Your life can change in an instant. Carmen Berkley’s life did in 2015. She is one of the 6,000 people diagnosed with ALS each year. In the video below, Carmen shares with us what a visit to an ALS clinic is like for someone living with the disease.

Before diagnosis, Carmen kept busy as a unit secretary on the oncology floor at Barnes-Jewish Hospital in St. Louis and took care of her elderly father. Now, her husband Charles and two daughters, Jamia and Camille, take care of her.

View original post 278 more words

Behind the Ice Bucket Challenge: How My Own Fight Against ALS Helped Fuel a Phenomenon

Powerful blog post from our friend Pat Quinn, courtesy of WebMD.

By Pat Quinn

When you’re diagnosed with a disease that has a life expectancy of 2-5 years, you will do anything to change that. Almost 5 years ago, I was stunned as I heard my doctor say, “It’s conclusive, we can confidently diagnose you with ALS.” It was the most surreal moment of my life. Sure, I had had some crazy twitching in my arms. Yes, my hands had become weak. But, 2-5 years to live? No, that was unacceptable to me. I was only 30 years old! So, after the initial shock wore off, I decided that I was going to fight.

The disease that was supposed to take my strength started turning me into a pit bull. I became obsessed with bringing attention to ALS – local events, community outreach, speaking, networking – I did everything I could think of to make people aware. I can’t lie – I had selfish motives. I wanted to live. I was entering what should have been the prime of my life – I should have been focusing on the joys of finding love and starting a family, not fighting a terminal disease! My fight to add years to my life grew into a passion to fight not just for myself, but for everyone with ALS. That passion got stronger every time I met a new ALS patient. One of those patients was Pete Frates in Boston, whose website I happened to come across in my online searches. Pete was young, a stellar athlete, and diagnosed with ALS a year before me. I emailed, he answered, and soon we formed a special bond that would eventually play a major role in the biggest movement in the history of philanthropy: the ALS Ice Bucket Challenge.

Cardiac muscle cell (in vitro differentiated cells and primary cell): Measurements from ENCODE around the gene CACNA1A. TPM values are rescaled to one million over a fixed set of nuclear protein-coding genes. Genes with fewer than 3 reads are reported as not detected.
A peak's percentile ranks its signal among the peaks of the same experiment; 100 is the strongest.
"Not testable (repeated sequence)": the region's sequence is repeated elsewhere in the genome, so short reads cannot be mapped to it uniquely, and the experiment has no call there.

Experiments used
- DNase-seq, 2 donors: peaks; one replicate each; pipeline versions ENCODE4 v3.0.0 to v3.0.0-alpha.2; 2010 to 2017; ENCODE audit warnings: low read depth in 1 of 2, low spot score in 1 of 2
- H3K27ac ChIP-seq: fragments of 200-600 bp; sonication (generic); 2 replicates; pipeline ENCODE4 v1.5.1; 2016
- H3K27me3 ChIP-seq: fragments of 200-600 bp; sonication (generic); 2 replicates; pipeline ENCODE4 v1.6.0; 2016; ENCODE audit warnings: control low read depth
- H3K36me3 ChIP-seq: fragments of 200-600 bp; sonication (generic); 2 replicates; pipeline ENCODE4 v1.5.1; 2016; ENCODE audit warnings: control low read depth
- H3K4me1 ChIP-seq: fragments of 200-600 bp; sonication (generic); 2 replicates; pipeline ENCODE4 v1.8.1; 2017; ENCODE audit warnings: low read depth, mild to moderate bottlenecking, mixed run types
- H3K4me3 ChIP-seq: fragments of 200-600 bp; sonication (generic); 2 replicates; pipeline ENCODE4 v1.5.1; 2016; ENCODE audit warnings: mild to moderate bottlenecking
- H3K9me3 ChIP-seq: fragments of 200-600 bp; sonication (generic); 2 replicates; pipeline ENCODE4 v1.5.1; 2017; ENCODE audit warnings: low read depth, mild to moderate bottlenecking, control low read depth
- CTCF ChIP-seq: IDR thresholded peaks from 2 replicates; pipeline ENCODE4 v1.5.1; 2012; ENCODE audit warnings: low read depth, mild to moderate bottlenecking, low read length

You may not know it, but the Ice Bucket Challenge wasn’t originally created specifically for ALS. It was going around for a number of different causes until one golfer in Florida took the challenge for his cousin’s husband who had ALS. It caught on in that patient’s town, and the power of social media brought it to my attention. (Thank you Facebook!) I will never forget the day I saw a friend from grade school take the challenge and said he was doing it in my honor. I was blown away, but more importantly, it clicked: If this can connect so easily from one individual to another, we might have something here. Excited about the possibilities, I got my closest friends to dump buckets of ice water over their heads and it spread throughout my network – the one I had so worked so hard to build after diagnosis. Pete took the challenge, too, and shared it to his huge network. No one could have imagined what would unfold next. Soon we were right in the middle of a social media phenomenon! Hundreds of likes on every Facebook post. New videos were being uploaded every couple seconds – literally, seconds! It’s one thing to see your family and friends take the challenge. But somehow, every day it got bigger and bigger! The support for ALS I was hoping to create was taking place right before my eyes. As it happened, my head was spinning. It was surreal. Within a week, while you were probably filming your Ice Bucket Challenge in the backyard, so were the biggest athletes, famous celebrities, and even world leaders.

pat-quinn